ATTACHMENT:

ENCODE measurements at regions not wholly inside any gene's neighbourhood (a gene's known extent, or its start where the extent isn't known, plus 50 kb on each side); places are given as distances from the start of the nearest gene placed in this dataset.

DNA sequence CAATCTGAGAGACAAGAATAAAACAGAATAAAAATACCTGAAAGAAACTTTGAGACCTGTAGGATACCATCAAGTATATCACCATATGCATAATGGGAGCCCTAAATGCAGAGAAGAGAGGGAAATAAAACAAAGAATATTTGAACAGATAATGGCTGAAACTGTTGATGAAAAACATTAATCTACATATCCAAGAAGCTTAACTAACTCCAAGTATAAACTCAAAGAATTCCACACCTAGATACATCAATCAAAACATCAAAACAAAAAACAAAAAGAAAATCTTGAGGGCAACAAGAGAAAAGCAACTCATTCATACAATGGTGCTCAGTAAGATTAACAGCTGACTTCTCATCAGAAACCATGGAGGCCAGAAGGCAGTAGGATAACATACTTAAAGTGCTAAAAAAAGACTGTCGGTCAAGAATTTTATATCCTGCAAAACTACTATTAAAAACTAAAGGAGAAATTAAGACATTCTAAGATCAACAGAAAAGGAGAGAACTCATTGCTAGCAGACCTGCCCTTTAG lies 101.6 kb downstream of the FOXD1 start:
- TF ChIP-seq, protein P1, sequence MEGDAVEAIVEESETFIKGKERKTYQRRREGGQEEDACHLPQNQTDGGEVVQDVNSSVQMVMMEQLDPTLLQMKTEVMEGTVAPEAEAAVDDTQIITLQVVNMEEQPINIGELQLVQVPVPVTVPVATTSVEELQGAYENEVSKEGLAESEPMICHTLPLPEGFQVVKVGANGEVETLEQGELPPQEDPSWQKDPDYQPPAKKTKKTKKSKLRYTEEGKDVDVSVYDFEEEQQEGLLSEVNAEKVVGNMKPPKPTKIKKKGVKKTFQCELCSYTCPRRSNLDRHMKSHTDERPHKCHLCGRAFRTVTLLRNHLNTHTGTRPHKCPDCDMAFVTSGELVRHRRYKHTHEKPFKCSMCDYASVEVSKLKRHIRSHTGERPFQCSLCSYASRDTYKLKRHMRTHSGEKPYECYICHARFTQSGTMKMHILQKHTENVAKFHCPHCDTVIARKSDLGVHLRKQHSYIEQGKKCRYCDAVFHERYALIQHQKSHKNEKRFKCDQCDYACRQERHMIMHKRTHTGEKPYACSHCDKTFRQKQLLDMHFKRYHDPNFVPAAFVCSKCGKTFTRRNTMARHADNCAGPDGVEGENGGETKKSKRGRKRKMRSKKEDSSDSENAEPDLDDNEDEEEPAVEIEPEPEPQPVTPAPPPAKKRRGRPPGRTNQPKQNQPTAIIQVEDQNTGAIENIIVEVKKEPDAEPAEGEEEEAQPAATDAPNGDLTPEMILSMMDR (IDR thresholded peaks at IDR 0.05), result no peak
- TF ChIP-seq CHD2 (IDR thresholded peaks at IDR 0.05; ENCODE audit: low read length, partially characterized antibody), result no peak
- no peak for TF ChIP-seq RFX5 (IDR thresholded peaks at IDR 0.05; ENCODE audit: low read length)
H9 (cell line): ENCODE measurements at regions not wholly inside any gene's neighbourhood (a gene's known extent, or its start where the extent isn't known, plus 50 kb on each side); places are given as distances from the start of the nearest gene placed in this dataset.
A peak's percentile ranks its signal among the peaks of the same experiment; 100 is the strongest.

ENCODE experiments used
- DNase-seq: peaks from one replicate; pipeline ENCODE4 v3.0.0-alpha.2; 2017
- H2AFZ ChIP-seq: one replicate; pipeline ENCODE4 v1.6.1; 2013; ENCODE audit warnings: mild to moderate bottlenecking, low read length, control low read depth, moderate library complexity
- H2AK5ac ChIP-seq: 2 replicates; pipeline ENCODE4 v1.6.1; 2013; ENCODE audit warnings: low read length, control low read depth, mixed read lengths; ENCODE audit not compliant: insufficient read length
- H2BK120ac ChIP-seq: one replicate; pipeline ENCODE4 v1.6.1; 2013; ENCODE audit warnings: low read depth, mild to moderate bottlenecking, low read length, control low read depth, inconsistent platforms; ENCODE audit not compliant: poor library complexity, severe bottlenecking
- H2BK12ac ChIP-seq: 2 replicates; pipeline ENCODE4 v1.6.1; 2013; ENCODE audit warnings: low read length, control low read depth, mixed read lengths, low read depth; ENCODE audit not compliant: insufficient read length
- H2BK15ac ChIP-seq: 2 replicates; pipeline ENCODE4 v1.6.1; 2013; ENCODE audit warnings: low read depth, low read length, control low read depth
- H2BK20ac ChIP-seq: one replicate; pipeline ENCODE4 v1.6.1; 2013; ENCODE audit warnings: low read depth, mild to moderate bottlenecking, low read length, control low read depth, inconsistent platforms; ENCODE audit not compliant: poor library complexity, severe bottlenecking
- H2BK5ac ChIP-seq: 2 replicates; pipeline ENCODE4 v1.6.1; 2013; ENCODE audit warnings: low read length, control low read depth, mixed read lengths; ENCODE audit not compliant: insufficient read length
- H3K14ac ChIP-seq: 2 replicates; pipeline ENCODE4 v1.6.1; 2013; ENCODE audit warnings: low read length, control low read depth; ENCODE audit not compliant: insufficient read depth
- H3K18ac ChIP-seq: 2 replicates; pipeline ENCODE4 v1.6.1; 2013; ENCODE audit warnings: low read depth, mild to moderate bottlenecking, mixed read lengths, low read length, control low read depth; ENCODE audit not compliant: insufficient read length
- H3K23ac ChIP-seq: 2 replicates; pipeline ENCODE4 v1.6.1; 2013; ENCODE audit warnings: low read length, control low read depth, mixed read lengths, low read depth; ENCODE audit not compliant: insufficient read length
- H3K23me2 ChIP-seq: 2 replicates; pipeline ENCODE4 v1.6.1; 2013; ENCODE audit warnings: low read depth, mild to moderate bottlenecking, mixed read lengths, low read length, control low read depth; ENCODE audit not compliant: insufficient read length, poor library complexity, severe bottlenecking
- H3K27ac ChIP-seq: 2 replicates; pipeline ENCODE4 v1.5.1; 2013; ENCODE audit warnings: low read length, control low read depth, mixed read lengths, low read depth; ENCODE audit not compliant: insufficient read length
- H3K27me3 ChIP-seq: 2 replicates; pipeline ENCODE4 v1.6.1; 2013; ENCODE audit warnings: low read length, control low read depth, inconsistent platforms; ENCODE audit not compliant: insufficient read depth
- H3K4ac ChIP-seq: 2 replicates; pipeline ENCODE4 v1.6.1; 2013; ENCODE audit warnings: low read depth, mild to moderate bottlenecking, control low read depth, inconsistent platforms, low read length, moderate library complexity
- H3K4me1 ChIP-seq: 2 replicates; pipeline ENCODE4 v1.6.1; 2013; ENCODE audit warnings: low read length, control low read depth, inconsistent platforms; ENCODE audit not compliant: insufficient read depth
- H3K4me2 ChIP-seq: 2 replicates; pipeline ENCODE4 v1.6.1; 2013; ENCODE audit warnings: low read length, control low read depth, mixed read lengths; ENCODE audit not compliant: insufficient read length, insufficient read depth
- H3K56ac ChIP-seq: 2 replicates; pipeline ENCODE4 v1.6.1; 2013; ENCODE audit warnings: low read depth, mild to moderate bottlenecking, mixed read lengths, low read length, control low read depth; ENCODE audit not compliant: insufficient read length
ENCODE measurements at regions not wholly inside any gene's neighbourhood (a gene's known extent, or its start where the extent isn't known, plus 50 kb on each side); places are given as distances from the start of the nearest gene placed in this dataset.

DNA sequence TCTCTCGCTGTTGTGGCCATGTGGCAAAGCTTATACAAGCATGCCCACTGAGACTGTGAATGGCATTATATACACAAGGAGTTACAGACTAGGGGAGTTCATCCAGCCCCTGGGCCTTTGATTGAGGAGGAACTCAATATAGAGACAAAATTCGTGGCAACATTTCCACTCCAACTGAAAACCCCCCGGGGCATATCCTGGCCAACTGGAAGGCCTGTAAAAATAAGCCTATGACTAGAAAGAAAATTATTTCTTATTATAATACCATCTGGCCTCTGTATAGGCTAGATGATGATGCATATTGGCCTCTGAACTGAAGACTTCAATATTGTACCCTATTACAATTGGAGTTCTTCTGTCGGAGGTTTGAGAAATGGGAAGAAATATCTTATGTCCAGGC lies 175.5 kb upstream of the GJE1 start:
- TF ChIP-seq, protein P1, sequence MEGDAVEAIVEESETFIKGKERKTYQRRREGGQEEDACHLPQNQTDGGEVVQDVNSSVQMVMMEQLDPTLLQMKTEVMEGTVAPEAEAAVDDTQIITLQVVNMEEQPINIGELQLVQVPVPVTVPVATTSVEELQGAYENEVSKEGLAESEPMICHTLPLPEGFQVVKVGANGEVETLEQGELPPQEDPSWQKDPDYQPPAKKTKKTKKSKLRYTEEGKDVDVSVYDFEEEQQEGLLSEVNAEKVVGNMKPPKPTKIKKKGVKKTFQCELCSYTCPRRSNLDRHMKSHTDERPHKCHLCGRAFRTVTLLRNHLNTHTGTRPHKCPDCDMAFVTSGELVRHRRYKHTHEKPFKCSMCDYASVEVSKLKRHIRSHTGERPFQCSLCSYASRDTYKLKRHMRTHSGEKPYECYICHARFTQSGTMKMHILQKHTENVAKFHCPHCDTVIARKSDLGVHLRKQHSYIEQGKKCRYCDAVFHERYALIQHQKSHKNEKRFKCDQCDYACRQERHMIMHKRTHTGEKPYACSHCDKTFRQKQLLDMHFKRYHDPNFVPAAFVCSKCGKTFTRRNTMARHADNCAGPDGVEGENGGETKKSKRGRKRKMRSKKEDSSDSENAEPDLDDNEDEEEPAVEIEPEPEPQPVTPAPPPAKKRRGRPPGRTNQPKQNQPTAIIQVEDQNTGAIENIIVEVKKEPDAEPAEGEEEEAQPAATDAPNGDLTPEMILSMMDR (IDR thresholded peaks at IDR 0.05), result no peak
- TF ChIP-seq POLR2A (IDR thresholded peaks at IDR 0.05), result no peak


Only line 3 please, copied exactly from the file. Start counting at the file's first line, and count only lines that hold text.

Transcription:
- TF ChIP-seq, protein P1, sequence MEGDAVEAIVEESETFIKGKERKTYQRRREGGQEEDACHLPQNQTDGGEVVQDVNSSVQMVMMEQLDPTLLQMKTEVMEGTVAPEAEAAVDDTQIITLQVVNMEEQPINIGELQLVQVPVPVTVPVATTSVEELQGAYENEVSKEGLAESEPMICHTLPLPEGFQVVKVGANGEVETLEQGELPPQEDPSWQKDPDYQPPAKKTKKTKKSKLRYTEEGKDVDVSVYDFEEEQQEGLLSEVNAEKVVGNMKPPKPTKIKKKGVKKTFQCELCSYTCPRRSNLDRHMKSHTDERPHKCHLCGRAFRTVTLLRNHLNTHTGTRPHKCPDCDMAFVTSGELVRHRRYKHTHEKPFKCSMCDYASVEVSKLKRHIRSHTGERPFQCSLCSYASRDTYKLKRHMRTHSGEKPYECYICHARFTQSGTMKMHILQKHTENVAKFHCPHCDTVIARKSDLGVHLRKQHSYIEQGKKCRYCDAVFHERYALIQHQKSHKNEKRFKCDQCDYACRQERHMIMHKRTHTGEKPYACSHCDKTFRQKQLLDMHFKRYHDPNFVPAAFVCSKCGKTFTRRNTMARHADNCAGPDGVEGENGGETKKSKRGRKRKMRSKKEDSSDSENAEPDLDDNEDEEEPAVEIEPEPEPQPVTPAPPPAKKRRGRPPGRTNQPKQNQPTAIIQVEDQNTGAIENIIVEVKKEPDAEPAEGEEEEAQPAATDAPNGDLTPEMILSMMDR (IDR thresholded peaks at IDR 0.05), result no peak